The other cards include book cards which allow players to perform some special actions, event cards which add a lot of flavour to the game, some crypt cards which allow a bonus turn and finally some Mass cards which are used to track the progress of the game.

There are 6 coloured monk miniatures to represent the different players. The miniatures are nicely sculpted but are identical apart from their colour. There are 3 wooden “Monk” dice and a small bell.

A Brief Summary of Game Play
Setting up the game is fairly quick. Each player chooses a coloured monk and puts their piece into the chapel. One suspect card is chosen at random and put under the board. That is the culprit whose identity you’re trying to discover! A number (which depends on the number of players) of other suspects are then put aside on the board face down. Players will have the opportunity to get those cards during the game. The remaining cards are dealt out to the players. The rest of the cards can then be placed on the appropriate spaces which are clearly shown on the board.

From then on the players take turns going around the table. On their turn a player can move one or two spaces and then take an action according to where they finished their move. The details of these actions is clearly explained in the rules and summarised on the Deduction Notebook. Some examples include being able to draw a Scriptorium book card while in the Scriptorium or stealing a suspect card from another player while you’re in their cell.

In addition to the actions you take in a room, if you finish your movement in the same room as another player then you must ask that player a question. The question you ask can be almost anything provided it can be answered without giving a suspect’s name. The other player then chooses to either make a vow of silence (refusing to answer) or they can answer your question and ask one in return (which you have to answer). These questions are all asked openly so other players can listen and draw their own conclusions from what is said. There is a lot of strategy which can be found in the asking of questions as you try to find the information you need while also trying to throw red herrings to your opponents.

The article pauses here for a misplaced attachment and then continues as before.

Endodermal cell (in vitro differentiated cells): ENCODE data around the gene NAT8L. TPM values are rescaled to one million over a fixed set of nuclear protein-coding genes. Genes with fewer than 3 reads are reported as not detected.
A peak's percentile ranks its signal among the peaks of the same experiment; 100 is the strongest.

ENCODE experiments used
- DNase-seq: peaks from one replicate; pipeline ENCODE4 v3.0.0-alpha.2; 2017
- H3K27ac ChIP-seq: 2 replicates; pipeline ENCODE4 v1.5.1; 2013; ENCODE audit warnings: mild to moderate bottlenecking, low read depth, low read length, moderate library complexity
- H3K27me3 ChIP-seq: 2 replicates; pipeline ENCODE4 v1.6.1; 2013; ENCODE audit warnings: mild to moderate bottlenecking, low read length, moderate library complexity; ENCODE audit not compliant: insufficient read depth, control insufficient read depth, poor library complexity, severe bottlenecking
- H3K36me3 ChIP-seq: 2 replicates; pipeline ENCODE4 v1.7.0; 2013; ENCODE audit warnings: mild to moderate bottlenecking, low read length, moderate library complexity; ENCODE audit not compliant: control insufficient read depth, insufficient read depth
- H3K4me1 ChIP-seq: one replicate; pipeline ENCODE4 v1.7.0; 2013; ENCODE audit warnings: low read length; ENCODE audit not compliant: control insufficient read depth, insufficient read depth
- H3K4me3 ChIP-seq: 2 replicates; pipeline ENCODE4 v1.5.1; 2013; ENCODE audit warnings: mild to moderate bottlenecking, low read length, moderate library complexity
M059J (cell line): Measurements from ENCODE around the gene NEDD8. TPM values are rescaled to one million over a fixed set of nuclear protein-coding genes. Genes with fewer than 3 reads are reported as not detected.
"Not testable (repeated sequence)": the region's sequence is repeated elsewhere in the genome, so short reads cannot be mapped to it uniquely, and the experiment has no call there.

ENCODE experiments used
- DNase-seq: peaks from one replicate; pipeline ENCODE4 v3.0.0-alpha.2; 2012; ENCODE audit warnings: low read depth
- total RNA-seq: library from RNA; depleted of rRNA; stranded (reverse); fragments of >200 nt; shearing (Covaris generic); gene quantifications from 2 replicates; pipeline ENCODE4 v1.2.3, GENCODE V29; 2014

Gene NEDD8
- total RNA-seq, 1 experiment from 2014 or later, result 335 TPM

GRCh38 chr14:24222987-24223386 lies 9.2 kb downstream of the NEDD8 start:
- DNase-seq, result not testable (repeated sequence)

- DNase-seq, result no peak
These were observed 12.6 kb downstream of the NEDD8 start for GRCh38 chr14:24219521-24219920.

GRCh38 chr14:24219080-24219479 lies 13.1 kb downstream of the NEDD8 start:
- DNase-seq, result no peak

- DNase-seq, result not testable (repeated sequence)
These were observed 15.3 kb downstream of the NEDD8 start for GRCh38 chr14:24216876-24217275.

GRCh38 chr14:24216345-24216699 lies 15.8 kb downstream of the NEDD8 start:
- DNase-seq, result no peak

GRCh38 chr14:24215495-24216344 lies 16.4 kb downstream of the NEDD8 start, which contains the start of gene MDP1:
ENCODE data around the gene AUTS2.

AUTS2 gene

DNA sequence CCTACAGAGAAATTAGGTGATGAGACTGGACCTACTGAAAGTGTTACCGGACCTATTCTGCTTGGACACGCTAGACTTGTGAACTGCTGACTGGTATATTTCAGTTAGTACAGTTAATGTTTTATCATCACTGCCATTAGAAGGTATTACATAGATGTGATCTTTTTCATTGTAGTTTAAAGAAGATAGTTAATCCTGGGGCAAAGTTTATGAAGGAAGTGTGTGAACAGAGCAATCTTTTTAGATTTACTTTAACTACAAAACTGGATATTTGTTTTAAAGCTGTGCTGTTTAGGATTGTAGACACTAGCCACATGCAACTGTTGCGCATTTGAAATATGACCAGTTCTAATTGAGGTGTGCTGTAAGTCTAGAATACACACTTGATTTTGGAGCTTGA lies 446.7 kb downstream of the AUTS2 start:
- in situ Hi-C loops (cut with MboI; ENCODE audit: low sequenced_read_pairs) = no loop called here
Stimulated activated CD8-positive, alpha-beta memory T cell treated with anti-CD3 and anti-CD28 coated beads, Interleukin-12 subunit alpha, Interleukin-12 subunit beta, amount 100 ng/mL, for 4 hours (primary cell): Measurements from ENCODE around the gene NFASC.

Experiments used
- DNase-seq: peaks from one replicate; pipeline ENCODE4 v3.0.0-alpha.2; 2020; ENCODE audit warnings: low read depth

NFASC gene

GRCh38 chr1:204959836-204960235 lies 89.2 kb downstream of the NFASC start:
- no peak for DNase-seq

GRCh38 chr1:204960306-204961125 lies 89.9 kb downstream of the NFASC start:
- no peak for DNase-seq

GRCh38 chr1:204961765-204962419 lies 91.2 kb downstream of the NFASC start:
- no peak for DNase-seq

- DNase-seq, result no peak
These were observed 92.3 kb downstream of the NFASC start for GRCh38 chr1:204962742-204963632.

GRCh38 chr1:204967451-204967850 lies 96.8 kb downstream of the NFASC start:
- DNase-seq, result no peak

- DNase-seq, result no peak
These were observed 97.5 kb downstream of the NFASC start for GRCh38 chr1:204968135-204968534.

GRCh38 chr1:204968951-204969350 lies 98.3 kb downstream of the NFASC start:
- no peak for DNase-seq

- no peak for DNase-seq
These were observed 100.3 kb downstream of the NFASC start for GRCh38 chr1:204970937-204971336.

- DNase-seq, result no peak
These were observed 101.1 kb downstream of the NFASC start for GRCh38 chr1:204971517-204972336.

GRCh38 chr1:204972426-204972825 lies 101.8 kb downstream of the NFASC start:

Every four turns (which is tracked with the Mass cards and the small bell) the bell is rung and all players return to the Chapel for Mass. At Mass, all players pass a number of suspect cards (which increases throughout the game) to the player on their left. In this way you will gradually see more and more of the suspect cards as they are passed around allowing you to eliminate more suspects from your investigation.

After this an event card is turned up and the instructions on it followed. These event cards often add a lot of flavour to the game. For example one card requires players to speak in plainsong (the Gregorian style chanting). However there is the chance that some of these cards could become tedious after some time so you could choose to leave some cards out to avoid them. These cards will often reveal more innocent monks or change the style in which the game plays.

A nice extra rule which can be enforced as strictly or as lightly as the group chooses is the Penance rule. By this if a player makes a mistake during the game and breaks a rule they can be made to do penance. They immediately return to the chapel and skip a turn. It’s a nice little thematic rule which can serve to really keep people focused on the game.